|Can I touch your hair? : poems of race, mistakes, and friendship|
Author: Latham, Irene
Irene who is white, and Charles who is black, work together on their fifth grade poetry project.
|Added Entry - Personal Name:||Waters, Charles|
|Accelerated Reader Information:|
Interest Level: MG
Reading Level: 4.60
Points: .5 Quiz: 195373
Kirkus Reviews (+) (10/15/17)
School Library Journal (-) (01/01/18)
The Bulletin of the Center for Children's Books (00/05/18)
The Hornbook (00/01/18)
Full Text Reviews:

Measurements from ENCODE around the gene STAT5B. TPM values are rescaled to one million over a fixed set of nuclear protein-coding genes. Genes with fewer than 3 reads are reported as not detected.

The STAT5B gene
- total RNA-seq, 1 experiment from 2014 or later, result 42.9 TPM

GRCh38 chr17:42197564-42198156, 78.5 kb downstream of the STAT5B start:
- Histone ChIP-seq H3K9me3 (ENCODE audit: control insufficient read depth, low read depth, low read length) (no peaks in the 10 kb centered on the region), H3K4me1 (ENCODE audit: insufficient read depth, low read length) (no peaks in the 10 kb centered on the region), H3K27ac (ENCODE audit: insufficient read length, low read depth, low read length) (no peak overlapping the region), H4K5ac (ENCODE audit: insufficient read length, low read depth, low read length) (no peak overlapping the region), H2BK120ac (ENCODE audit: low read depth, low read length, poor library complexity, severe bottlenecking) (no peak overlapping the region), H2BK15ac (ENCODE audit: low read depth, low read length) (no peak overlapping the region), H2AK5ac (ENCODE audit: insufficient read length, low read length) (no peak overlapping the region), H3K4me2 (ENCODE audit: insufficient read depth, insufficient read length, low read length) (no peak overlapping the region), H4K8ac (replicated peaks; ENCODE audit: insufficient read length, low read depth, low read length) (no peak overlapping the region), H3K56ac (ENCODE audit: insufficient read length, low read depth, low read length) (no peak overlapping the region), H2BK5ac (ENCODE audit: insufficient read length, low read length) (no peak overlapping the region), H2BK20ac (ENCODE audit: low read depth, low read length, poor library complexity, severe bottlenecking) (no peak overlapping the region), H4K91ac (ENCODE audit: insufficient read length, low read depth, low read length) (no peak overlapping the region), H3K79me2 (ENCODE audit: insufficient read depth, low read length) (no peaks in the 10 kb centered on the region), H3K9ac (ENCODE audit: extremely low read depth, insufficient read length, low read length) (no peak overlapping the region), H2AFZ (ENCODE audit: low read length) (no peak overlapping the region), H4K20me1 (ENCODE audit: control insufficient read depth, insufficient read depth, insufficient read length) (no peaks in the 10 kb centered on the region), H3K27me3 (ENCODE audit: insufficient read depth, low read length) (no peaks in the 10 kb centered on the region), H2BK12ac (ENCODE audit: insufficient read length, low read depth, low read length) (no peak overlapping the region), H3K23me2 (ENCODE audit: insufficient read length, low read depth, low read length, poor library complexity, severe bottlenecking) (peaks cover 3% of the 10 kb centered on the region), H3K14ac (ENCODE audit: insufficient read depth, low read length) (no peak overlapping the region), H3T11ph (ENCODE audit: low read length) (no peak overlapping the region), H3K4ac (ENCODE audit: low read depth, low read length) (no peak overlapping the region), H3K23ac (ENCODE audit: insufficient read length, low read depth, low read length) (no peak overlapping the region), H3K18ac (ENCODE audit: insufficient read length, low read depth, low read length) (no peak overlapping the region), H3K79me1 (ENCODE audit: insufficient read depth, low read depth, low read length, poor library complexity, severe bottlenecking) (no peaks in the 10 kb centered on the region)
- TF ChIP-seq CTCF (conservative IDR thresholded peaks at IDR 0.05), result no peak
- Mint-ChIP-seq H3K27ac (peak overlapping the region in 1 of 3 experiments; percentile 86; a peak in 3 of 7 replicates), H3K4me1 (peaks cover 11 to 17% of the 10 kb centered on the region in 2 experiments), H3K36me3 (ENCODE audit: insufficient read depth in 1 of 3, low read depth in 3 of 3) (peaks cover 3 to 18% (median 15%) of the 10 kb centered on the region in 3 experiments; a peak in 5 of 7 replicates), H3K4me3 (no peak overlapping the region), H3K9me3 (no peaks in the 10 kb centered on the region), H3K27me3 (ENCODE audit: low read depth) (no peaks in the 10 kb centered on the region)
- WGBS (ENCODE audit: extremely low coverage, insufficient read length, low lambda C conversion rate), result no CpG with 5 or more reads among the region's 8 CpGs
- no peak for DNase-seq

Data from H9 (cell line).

School Library Journal - 01/01/2018 Gr 4–7—The conceit of a poetry project is this basis for this underdeveloped effort at unpacking racism in a school setting. The poems are presented from two perspectives: Irene's, a white girl, and Charles's, a black boy. ("Mrs. Vandenberg/holds up her hand./Write about anything!/It's not black and white//But it is./Charles is black,/and I'm white.") They take turns responding to everyday occurrences at home, at school, and in public. Charles's poems occasionally introduce important questions ("why do people who/want to look like me hate me so much?"), while Irene's are myopic and fail to challenge bias. In particular, a running thread involving Irene and a classmate, Shonda, is rife with unexamined stereotypes. Shonda is first introduced in "The Playground" as one of the freeze-dancing black girls who won't let Irene join in ("You've got/the whole rest of the playground,/she says. Can't we/at least have this corner?"). Later, when Irene learns that Shonda's family tree is "draped/in chains," she writes her a note apologizing for slavery. Disturbingly, their eventual friendship is compared to The Black Stallion: "I smile/the same way Alec does/when the stallion/nuzzles him/for the very first time." The writing is didactic, with stale imagery (white and black piano keys "singing together"). Qualls and Alko's artwork, done in acrylic paint, colored pencil, and collage, provides literal interpretations of the poems and lacks a certain spark, likely owing to Charles and Irene's almost permanently solemn facial expressions. VERDICT However earnest, this is a clumsy attempt at tackling interpersonal and systemic racism for middle grade readers.—Della Farrell, School Library Journal - Copyright 2018 Publishers Weekly, Library Journal and/or School Library Journal used with permission.